Though the Pacific sub fleet has a 60 percent first-term re-enlistment rate -- more than twice the average of the Navy's 315 vessels -- longer stretches at sea have worn on sailors, especially those with families.
"My dad was TDY (on temporary duty) to Thailand -- he was in the Air Force -- and when he came back his younger brother didn't know who he was," said Ensign Dan Stauffer, 29, of Dallas.
By holding the line at 55 attack subs, the Navy could see sailors spending more time at home and less at sea, and the boats' lifetimes would be extended, said Konetzni, commander of the Pacific Submarine Fleet in Hawaii.
"It would be a national security tragedy to throw those ships away when the nation needs far greater in peacetime than 50," he said.
Konetzni is an outspoken advocate for saving the Houston and two other boats due for refueling in the next few years, the USS Jacksonville and USS Bremerton. He spearheaded a Web site, "S.O.S." -- Save Our Subs -- in hopes of rallying the public to "salvage" eight Los Angeles-class subs pegged for early retirement.
The high-profile public relations campaign surfaced as the Navy struggled to define the role of the Houston and boats like it after the Cold War, a time when the "peace dividend" waxed and defense funding waned.
A growth in the number and quality of submarines in the Pacific, Indian Ocean and Persian Gulf, however, has sparked alarm in some quarters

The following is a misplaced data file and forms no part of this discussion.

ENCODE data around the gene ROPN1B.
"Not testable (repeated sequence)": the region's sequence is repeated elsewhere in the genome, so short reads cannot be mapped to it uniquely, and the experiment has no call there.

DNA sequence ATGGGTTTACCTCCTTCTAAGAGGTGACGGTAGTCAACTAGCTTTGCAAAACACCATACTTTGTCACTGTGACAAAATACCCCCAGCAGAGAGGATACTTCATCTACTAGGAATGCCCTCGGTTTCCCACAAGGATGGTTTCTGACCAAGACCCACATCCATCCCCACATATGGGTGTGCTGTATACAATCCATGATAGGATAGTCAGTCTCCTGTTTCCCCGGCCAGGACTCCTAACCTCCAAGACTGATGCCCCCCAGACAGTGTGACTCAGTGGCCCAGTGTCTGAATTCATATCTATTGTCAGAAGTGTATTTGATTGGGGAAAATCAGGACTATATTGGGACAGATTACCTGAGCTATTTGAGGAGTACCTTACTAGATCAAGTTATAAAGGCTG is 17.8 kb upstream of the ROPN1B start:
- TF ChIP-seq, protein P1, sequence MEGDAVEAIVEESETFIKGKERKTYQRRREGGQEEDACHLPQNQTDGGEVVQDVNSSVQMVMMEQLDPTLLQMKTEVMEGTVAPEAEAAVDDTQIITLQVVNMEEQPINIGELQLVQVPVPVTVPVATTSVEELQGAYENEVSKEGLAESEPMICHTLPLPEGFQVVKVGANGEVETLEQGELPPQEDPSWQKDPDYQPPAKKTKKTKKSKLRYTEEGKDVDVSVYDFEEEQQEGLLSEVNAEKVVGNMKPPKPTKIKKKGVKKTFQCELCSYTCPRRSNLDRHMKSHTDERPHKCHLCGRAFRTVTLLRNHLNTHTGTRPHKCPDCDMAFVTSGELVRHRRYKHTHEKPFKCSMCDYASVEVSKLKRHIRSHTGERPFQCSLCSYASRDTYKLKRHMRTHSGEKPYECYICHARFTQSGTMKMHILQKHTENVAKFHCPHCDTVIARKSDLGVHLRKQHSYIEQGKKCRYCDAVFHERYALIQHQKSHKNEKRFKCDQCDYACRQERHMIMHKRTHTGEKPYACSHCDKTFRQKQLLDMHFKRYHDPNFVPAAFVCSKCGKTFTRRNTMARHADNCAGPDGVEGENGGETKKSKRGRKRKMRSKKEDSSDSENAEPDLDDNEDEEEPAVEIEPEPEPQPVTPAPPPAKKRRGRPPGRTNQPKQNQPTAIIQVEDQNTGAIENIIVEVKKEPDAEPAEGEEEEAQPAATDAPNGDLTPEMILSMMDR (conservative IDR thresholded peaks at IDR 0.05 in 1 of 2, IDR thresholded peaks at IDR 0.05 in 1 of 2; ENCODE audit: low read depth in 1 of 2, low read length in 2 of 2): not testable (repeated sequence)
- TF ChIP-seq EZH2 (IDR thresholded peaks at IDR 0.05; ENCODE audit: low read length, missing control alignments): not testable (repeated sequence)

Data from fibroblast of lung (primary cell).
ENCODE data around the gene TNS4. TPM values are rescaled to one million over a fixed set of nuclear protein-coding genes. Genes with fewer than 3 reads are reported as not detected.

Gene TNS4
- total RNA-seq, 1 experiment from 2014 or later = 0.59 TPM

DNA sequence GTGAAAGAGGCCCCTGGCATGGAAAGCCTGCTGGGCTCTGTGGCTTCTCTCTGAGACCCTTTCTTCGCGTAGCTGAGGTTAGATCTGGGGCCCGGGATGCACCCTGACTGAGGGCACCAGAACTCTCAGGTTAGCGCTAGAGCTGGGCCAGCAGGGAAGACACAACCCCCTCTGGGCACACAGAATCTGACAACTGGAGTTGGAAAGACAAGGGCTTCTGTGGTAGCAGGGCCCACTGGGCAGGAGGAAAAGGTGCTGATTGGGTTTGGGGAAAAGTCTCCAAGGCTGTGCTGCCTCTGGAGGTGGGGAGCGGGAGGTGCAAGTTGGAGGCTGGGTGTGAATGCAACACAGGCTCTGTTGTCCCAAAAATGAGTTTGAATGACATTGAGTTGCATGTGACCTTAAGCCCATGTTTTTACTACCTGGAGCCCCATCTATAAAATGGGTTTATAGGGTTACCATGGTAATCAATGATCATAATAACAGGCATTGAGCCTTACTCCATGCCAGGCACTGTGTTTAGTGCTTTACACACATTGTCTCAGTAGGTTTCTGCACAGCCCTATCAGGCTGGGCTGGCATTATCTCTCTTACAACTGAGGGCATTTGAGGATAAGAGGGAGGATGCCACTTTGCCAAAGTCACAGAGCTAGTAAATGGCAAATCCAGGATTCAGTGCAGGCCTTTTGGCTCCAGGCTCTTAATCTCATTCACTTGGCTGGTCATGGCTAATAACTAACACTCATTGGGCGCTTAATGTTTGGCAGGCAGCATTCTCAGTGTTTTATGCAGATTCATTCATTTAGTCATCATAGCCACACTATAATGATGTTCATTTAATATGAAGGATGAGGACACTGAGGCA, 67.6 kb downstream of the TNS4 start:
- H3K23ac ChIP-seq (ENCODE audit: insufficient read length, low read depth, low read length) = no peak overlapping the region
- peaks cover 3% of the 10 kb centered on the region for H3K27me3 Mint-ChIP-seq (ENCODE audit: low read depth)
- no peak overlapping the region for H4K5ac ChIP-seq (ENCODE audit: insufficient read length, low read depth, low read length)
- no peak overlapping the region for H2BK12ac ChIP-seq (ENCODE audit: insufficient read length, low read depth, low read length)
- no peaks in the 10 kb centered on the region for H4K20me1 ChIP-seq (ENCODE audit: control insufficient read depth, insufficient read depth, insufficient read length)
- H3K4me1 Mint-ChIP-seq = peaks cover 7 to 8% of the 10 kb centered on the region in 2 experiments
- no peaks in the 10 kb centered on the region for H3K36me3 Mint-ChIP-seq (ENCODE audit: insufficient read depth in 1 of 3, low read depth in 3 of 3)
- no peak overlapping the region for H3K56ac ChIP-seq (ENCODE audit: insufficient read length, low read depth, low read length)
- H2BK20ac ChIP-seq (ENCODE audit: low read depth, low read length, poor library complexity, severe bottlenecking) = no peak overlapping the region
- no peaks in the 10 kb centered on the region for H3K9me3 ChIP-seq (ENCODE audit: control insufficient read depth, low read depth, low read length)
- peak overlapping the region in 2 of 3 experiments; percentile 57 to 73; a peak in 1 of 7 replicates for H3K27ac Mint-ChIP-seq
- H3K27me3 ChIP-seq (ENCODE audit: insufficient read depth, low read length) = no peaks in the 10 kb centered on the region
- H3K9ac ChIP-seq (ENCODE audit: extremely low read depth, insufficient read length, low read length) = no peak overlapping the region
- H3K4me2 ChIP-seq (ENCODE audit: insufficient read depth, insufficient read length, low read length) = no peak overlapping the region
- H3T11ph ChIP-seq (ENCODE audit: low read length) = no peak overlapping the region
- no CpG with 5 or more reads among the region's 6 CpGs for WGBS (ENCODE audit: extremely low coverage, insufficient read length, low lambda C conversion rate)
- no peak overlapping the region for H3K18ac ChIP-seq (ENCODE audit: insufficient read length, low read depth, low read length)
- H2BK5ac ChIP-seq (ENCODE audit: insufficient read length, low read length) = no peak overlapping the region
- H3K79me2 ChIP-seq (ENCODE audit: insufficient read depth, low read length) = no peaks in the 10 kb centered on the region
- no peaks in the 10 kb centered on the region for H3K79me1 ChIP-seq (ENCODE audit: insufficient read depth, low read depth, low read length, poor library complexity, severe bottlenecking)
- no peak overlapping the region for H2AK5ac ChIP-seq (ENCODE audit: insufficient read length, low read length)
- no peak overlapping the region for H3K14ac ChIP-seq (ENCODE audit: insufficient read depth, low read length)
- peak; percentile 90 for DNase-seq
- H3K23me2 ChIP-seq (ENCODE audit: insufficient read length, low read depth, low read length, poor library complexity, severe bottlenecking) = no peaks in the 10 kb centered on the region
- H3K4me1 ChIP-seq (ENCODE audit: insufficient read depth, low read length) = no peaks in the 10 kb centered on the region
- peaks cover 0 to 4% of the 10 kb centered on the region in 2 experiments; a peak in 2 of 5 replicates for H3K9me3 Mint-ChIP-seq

Earlier this year a San Antonio Express-News team spent 48 hours aboard the Houston. As the trip began, word spread of the 40-page Joint Chiefs report, prompting hope among the Houston's crew.
"You're going to either have to lower the amount of commitments we have already or you're going to have to give us more submarines," said Lt. j.g. Michael Coursey, 29, a Mustang (enlistee turned officer) living in Coronado, Calif. "There's no way to get around that."
The Pacific fleet's 26 nuclear submarines, Konetzni said, must face more than 260 fielded by a variety of nations, among them China, India, Indonesia, Iran, North Korea, Pakistan and Russia. Technology transfers will improve those vessels, he said, most of them diesels but some sporting technology that can let boats stay submerged for weeks, rather than days, long the norm for such subs.
A skeptical Eland branded the bulk of subs fielded by potential U.S. foes as substandard boats used for coastal defense. China, for example, has 71 subs, more than half noisy, 1960s-era Soviet-built Romeo-class vessels, he said, adding that its sole ballistic missile boat is so problem-plagued it's spent most of its time dockside. He said the Navy could do its job with just 25 attack boats worldwide, augmenting them with sub-hunting ships and planes.
But 25 attack subs would represent an isolationist United States that "doesn't go anywhere or do anything," the Center for Strategic and International Studies' Dan Goure said. He said a "qualitative change" is under way, with China, India and Iran acquiring modern diesel subs.
By simply sneaking into South Korea's port of Pusan, and surfacing at an opportune moment, one of North Korea's four, half-century-old Soviet Whiskey-class subs could wreak havoc, said Goure, the nonpartisan center's acting director for international security programs.
"Even they can be a threat," he said. "Think of them being a very large mine with people on board."